Sight Unseen: Kev’s ’51 Panhead


Words Geoff Baldwin Photography Luke Ray.

My buddy Kev has a knack for importing vehicles. Over the years he’s accumulated a killer collection of custom bikes and cars that are enough to turn any moto enthusiast green. But of all his trick rides it’s his 1951 Harley Davidson Panhead that really takes my fancy. I’ll be honest here and say that Harleys have never really been my thing, but the first time I saw Kev’s Pan all that changed. There’s no denying that the era this bike’s from was one of the most visually spectacular automotive design periods in history, but Kev’s Pan is the perfect balance of classic '50s cool and tidy custom work. Everything from the chunky tyres to the wheel covers and cocktail shaker mufflers balances perfectly with its fifties styling. Like all of Kev’s bikes there’s a cool story behind how it ended up in his hands, but this one brings a whole new meaning to “sight unseen”.


Kev had been on the lookout for a Panhead for a while. He’d just missed out on buying one from a buddy here in Melbourne so he’d expanded his search to include bikes located in the US. This is when he stumbled across a 1951 Panhead FL on the Born Loser blog. The matching numbers, restored and lightly customised Pan had the ‘50s ‘Hotrod’ style that Kev loved and it looked to be in great condition. Mike Davis owner of Cycle Lodge and one of the masterminds behind the Born Free Show had listed it for sale and since he knew Mike had an excellent reputation he contacted him straight away.

After a bit of negotiating a price was quickly settled on. Mike also agreed to store the bike at his place in LA while Kev organized getting it shipped over to Australia. A few days later Kev decided that since it was Mike who was selling him the bike and that the next Born Free show was fast approaching, he’d buy himself a ticket to the States, pick up the bike from Mike’s place and ride it to Born Free 5.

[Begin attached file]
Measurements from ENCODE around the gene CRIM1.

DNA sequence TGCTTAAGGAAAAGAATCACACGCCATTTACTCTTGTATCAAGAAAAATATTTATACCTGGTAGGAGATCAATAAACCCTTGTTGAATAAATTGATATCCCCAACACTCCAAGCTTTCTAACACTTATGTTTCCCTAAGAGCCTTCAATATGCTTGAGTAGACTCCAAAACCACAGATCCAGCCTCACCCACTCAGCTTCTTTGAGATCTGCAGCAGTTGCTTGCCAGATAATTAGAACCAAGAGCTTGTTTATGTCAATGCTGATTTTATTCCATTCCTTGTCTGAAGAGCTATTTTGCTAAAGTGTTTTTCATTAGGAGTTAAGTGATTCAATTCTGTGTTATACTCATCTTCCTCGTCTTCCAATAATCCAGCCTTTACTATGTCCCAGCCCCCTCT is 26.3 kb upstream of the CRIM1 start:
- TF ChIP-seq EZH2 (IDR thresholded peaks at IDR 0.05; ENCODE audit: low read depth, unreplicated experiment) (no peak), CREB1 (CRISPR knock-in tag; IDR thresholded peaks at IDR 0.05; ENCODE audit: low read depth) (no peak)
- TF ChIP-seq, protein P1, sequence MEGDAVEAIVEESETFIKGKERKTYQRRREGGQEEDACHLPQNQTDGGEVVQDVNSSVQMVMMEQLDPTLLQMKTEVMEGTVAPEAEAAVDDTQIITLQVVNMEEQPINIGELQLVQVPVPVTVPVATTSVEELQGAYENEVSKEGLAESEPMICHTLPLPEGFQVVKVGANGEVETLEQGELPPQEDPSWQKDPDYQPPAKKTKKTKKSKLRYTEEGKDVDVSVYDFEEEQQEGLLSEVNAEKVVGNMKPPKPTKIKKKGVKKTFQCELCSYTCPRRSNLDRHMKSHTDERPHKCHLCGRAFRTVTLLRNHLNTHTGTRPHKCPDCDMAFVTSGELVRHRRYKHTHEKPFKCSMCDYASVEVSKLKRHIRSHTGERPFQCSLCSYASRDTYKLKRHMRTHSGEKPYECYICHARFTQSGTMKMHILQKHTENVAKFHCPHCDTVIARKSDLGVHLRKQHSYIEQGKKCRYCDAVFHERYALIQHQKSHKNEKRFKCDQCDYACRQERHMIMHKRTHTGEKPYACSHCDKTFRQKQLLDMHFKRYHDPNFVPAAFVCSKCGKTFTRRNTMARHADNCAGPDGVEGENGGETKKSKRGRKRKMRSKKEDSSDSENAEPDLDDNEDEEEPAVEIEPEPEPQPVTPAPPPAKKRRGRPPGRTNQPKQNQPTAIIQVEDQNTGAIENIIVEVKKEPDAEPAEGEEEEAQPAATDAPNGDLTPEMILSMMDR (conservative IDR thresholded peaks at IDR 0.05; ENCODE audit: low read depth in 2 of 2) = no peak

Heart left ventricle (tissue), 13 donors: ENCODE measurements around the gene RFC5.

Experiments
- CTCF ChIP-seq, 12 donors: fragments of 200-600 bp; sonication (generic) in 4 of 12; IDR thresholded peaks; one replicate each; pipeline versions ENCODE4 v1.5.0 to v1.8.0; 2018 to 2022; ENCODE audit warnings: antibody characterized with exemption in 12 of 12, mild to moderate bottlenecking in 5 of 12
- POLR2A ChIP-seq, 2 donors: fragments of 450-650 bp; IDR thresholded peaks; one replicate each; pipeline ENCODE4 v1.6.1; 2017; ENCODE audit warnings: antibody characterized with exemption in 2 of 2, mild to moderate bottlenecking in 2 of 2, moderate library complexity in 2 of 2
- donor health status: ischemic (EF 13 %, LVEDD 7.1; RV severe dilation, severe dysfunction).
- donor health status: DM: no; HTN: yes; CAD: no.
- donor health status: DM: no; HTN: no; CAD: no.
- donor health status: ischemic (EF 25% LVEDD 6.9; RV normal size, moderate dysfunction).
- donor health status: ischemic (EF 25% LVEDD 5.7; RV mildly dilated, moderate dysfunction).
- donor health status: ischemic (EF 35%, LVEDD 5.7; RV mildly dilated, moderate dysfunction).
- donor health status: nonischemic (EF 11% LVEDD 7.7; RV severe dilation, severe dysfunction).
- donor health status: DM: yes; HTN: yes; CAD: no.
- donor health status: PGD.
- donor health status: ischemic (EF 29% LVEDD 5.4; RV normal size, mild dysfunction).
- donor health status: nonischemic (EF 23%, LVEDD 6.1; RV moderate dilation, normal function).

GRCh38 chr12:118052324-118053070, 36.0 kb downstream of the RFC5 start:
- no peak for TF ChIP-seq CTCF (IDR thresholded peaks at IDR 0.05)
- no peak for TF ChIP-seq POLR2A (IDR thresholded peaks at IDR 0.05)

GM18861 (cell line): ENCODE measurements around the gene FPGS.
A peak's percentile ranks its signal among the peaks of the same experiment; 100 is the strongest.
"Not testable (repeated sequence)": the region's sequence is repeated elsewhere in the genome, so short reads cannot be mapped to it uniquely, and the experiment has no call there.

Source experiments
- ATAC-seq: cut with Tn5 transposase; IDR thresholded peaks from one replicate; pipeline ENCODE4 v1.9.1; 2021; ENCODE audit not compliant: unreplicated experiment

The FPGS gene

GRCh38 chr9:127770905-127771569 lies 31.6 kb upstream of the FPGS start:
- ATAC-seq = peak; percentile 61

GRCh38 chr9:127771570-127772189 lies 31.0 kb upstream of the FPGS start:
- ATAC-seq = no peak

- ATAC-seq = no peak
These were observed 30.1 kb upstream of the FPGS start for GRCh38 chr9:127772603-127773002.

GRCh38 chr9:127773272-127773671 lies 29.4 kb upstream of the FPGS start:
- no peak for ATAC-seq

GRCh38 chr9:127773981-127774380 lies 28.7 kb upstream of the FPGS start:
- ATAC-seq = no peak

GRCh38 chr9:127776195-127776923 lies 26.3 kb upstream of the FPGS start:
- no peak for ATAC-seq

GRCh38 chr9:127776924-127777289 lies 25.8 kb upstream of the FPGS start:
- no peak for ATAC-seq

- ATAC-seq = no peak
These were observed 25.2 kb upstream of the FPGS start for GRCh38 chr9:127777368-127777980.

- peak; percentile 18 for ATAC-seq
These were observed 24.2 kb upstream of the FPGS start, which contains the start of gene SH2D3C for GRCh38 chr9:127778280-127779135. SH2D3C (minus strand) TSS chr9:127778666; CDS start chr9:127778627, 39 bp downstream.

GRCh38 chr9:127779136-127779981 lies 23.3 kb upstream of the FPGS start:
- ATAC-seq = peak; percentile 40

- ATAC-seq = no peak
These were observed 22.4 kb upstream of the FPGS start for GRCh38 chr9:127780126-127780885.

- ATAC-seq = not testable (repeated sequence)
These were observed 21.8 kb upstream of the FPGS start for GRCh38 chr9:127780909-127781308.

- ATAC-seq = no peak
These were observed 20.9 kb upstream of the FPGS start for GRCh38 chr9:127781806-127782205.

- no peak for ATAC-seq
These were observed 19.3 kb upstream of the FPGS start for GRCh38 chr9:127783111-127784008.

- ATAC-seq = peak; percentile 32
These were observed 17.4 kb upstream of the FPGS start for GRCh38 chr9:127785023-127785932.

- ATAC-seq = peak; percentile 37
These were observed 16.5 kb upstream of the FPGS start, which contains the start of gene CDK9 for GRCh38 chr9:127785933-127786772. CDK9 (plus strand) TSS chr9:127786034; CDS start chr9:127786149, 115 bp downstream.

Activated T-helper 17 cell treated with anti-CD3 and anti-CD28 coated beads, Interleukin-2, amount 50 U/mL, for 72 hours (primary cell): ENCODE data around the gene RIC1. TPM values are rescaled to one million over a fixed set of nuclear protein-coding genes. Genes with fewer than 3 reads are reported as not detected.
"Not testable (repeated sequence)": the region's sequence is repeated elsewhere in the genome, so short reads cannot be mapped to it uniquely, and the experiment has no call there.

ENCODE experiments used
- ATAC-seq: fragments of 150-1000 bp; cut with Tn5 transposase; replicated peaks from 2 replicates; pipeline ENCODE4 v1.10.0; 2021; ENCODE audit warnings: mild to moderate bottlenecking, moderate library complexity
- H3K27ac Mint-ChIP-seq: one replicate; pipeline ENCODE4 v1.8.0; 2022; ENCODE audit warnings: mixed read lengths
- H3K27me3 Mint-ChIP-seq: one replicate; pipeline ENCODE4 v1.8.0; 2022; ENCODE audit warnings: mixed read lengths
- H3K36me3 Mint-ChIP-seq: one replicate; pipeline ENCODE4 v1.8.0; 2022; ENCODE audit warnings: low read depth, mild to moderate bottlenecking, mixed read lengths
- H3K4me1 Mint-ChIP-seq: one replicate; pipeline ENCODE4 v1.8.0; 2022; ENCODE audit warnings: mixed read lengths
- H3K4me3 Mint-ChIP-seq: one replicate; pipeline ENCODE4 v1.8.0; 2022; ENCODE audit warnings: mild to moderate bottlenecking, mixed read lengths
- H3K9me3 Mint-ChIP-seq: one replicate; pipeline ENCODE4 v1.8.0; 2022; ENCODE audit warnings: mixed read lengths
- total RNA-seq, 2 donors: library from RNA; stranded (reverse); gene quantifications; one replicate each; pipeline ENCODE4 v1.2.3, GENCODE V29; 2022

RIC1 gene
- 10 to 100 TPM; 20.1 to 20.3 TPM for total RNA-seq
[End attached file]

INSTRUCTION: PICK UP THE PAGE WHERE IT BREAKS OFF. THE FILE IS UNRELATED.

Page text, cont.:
Three months passed by and Kev was finally on his way to the Born Free Show and to finally see his Panhead in the flesh. It was Born Free’s fifth year and the show had grown to epic proportions with over 15,000 in attendance at the Oak Canyon Ranch. With so much to organize Mike regrettably wasn’t able to get the Panhead to Kev before the show. Undeterred Kev made his way to the show and navigated his way through the sea of people to find Mike. With everything Mike had going on they only managed to talk for half an hour before he had to rush off again.

Firstly though they made arrangements to meet a few days later back at Mike’s workshop in LA. Kev still wasn’t disappointed. The Born Free show was bigger and better than any bike event he’d been to before so he took his time exploring the stalls, checking out the invited builders bikes and walking through the parking lot. It was there that he also happened to buy another bike, his ’69 Gennny Shovel ‘Lane Splitter’…but that’s another story altogether.

Just as they’d planned Kev and Mike met a few days later at his Cycle Lodge workshop in LA. Over the following few days Kev had the opportunity to hang out with the Born Free invited builders that were still in town. They went out for dinners together, sank beers in the workshop, talked bikes all day, but they still didn’t make it back to Mike’s place to check out the Panhead. Kev still didn’t mind though, after all how many opportunities does a guy in Australia get to hang with the Born Free crew in LA?

Before he knew it the time to head home had come. He said goodbye to Mike and his chances of seeing the bike in the States. Kev landed back home and another 4 more months passed before his Panhead finally arrived on the docks in Melbourne. All up it had been 7 months since he sealed the deal with Mike. He’d traveled half way around the world, spent a month in the same town as it, hung out with the guy who sold it to him and he still hadn’t even laid a finger on it. Despite all that and despite buying the bike unseen from a total stranger he knew it was going to be fine.

When Kev saw the bike in the shipping yard it was exactly as Mike described. He finally had the chance to sit on his new 1951 Harley Davidson Panhead. He transported the bike home and without hesitation dumped the old oil, gave it a couple of primes and with one good kick it fired straight up. Since then the bike’s never skipped a beat and Kev hasn’t changed a thing about it. The Pan is now ridden once or twice a week and Kev’s put 3000 miles on the clock, which has included a couple of 400 mile runs with the Ruiner boys. The engine, which was rebuilt by JPC in San Fran prior to Mike getting his hands on it, is as reliable as his modern bikes. He hasn’t seen another Panhead that looks the same and I doubt he ever will.

This article first appeared in Tank Moto issue 05.

Follow Kev @digger6969.